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Divinity: Original Sin II's Competitive Multiplayer Might Be My New Addiction

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Divinity: Original Sin II's Competitive Multiplayer Might Be My New Addiction

I've always been fascinated with tabletop miniatures. Unfortunately, cost and time get in the way of painting and longer session wargaming. As a result, I'm always on the lookout for experiences that capture the miniature gaming ethos without the physical version's high investment.

When Divinity: Original Sin II ships, it will include a competitive multiplayer mode in which players can square off against friends in short arena encounters. Teams of two, three, or four heroes battle on pre-configured maps that include treasure chests, empowering source points, and deadly exploding and poison barrels.

Divinity's most important combat feature is the way map elements and spells interact for unique and potent combinations. By itself, poison can splash an area. However, toss it onto a surface engulfed in flames and you'll create a poison cloud as the goop evaporates into vapor form.

Square's I Am Setsuna Captures Active Time Battle RPG Nostalgia In A Contemporary Package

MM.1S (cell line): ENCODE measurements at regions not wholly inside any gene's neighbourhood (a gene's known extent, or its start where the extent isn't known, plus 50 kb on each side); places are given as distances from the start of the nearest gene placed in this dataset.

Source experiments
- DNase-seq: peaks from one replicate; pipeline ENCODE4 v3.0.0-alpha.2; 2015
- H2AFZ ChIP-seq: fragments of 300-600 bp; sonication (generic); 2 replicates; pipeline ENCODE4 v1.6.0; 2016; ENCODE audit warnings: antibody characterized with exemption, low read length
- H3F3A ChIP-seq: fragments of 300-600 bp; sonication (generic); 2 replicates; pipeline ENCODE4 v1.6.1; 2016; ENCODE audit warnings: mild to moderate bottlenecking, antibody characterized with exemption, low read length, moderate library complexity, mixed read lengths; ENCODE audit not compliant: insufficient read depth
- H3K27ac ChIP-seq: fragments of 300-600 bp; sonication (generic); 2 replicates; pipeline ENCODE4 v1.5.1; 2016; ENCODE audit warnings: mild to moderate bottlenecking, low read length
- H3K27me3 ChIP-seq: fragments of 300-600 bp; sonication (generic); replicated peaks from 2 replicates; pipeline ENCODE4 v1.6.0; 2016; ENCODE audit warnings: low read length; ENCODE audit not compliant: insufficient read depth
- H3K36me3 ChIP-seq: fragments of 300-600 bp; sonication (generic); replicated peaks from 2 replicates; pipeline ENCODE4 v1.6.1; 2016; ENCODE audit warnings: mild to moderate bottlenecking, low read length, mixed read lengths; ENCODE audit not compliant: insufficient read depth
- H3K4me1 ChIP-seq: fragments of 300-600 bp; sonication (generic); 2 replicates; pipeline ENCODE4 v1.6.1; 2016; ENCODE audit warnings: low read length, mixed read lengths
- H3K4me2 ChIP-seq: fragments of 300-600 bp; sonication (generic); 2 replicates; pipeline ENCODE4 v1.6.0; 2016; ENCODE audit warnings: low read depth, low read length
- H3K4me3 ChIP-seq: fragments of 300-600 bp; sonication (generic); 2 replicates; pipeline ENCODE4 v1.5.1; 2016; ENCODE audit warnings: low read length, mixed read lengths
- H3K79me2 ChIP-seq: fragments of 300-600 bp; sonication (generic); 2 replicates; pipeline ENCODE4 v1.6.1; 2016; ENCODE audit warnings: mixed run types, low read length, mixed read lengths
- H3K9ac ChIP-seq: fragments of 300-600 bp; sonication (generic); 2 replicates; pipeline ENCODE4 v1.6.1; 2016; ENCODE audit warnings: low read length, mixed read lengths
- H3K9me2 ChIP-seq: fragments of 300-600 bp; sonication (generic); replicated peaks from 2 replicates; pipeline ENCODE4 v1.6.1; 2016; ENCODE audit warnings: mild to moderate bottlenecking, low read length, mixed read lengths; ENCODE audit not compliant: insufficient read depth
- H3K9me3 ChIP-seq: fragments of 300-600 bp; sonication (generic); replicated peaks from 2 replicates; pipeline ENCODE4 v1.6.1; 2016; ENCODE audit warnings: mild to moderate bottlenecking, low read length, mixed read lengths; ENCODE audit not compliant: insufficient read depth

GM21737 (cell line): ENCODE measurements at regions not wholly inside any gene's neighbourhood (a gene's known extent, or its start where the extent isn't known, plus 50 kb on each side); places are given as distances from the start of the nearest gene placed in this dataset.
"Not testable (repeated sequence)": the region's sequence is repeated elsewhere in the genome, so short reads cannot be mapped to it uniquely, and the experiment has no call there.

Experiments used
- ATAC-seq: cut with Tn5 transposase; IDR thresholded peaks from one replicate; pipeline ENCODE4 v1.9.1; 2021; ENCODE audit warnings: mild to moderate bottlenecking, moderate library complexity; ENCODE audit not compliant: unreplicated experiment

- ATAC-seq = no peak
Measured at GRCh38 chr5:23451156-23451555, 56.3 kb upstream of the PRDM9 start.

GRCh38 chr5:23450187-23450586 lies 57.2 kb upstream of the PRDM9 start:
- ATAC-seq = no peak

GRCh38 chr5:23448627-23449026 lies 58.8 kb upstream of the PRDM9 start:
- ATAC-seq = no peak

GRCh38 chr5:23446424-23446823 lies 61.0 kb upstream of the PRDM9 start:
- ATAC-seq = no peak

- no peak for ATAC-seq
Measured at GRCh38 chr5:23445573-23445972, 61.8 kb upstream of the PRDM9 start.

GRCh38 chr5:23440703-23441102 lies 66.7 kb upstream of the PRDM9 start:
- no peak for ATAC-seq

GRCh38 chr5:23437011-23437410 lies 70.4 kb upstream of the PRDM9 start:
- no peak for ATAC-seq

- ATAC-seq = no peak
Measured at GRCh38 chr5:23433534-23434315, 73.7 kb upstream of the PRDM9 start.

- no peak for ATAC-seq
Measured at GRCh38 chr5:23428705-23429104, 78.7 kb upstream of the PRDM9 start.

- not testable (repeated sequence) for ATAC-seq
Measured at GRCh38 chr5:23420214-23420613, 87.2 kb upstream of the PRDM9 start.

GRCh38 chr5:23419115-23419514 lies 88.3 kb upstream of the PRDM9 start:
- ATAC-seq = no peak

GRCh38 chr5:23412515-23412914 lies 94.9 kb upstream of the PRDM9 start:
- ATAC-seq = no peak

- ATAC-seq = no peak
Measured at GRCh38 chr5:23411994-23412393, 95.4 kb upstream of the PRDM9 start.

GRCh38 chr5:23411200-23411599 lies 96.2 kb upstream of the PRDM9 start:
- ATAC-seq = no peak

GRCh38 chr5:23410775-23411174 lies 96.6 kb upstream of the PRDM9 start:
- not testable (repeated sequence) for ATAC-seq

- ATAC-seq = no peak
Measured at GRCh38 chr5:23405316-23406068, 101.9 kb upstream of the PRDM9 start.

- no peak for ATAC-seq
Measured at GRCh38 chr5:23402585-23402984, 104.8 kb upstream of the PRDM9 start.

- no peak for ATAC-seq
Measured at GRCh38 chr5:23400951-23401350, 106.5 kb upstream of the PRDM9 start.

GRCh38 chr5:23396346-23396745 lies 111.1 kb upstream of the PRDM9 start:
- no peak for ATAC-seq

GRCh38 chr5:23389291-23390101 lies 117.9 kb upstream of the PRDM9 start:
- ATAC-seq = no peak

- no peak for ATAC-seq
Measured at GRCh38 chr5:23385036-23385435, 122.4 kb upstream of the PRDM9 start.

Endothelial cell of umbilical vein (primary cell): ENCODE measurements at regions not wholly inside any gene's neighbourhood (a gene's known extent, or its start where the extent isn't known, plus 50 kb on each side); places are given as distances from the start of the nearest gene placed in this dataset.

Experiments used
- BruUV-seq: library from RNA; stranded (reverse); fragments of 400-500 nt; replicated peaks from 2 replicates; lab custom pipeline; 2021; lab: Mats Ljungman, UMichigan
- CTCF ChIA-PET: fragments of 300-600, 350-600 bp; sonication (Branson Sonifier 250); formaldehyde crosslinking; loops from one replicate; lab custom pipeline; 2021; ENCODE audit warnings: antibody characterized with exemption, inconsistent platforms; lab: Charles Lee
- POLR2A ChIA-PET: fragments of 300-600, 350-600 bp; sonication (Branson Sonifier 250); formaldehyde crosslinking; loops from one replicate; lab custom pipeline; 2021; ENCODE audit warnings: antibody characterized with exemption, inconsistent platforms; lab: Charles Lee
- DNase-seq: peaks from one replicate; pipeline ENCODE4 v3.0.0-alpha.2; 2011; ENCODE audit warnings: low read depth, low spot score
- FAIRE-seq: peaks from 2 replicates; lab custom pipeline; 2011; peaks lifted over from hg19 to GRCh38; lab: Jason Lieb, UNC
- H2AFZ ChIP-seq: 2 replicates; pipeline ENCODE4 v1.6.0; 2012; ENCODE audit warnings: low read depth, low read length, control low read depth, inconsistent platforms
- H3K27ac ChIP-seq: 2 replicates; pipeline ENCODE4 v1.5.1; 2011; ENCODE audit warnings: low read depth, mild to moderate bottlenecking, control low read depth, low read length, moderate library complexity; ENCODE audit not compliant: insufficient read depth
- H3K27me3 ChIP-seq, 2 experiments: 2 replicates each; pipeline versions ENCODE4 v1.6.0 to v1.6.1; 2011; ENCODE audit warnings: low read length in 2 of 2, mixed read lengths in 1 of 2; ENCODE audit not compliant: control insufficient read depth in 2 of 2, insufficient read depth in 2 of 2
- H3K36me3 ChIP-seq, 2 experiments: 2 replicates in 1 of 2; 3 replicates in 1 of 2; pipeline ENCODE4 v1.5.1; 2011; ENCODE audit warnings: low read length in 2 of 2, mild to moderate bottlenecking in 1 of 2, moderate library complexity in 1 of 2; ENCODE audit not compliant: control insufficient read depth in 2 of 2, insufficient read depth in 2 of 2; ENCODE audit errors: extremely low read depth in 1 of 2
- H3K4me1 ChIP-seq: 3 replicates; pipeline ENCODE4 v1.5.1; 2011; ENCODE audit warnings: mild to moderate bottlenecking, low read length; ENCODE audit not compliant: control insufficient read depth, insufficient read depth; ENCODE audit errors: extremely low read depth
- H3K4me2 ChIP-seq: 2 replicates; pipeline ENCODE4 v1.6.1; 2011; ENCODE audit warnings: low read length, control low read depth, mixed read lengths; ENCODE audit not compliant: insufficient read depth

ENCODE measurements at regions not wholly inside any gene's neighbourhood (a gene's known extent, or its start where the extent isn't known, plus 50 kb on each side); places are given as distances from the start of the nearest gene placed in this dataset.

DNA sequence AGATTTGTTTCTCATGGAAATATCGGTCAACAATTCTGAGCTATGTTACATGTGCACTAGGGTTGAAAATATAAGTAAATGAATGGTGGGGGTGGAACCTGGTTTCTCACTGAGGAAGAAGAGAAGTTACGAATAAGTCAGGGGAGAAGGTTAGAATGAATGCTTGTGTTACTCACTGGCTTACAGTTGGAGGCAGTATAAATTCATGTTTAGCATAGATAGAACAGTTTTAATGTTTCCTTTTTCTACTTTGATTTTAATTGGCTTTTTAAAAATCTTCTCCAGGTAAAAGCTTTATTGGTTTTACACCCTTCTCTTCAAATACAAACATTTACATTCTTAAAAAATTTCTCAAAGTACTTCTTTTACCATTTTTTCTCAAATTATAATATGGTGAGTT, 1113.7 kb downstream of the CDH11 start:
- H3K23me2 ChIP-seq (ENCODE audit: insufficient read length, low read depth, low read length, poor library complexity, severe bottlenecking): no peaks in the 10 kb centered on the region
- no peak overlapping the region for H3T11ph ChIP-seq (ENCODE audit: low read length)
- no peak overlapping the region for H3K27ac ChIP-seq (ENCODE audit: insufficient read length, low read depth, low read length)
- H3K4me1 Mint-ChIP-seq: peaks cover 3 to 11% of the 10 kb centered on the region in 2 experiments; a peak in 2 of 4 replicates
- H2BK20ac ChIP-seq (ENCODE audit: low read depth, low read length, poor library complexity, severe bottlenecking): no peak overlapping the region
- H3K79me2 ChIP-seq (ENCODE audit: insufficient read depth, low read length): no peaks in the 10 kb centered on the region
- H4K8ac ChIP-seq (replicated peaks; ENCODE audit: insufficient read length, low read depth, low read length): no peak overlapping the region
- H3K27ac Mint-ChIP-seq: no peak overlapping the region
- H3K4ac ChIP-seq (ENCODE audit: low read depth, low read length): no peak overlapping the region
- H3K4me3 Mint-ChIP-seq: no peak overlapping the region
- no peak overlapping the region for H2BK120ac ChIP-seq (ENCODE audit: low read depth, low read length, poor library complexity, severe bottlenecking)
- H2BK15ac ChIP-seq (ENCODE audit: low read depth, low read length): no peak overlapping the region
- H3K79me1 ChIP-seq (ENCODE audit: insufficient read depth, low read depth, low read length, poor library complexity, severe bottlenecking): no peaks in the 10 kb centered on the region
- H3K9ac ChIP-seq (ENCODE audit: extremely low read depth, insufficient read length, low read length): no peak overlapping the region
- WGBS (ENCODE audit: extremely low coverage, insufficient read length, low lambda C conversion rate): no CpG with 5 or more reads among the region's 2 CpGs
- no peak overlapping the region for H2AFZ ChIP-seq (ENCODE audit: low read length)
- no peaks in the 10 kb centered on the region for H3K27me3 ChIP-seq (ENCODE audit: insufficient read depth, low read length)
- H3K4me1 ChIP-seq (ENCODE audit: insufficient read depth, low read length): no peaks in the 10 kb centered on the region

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When we got our first look at Square Enix's I Am Setsuna at GDC, it wore its Chrono Trigger inspiration on its sleeve. At PAX East, we got our first chance to play the gorgeous return to Active Time Battle RPGs of yore to learn more about how it resembles classic titles and how it diverges.

The demo was brief, but structured in a way to give us a chance to understand how the game improves on the static lineups of turn-based 8- and 16-bit RPGs. Instead of standing in place when encountering enemies, all of which are visible on the field, combatants move around the small battle area.

The elegance of this becomes clear when encountering enemies that can self-destruct or deal damage in an area. Your party members only move when attacking or using tech (I Am Setsuna's magic system). But some skills allow you to charge through foes, sweep for area of effect damage, or push enemies back to give your hero clearance. The shift to a more fluid battlefield is a brilliant change that modernizes the classic turn-based JRPG without sacrificing what we loved about those games in their heyday.

Dress Up As Okami's Wolf In Upcoming Monster Hunter Generations

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Capcom's latest trailer for the upcoming game Monster Hunter Generations, known as Monster Hunter X in Japan, teases a new wearable Okami outfit.

This new addition will allow you to dress up as Amaterasu, as well as use his Glaive weapon. No details have surfaced yet in terms of how to obtain the outfit.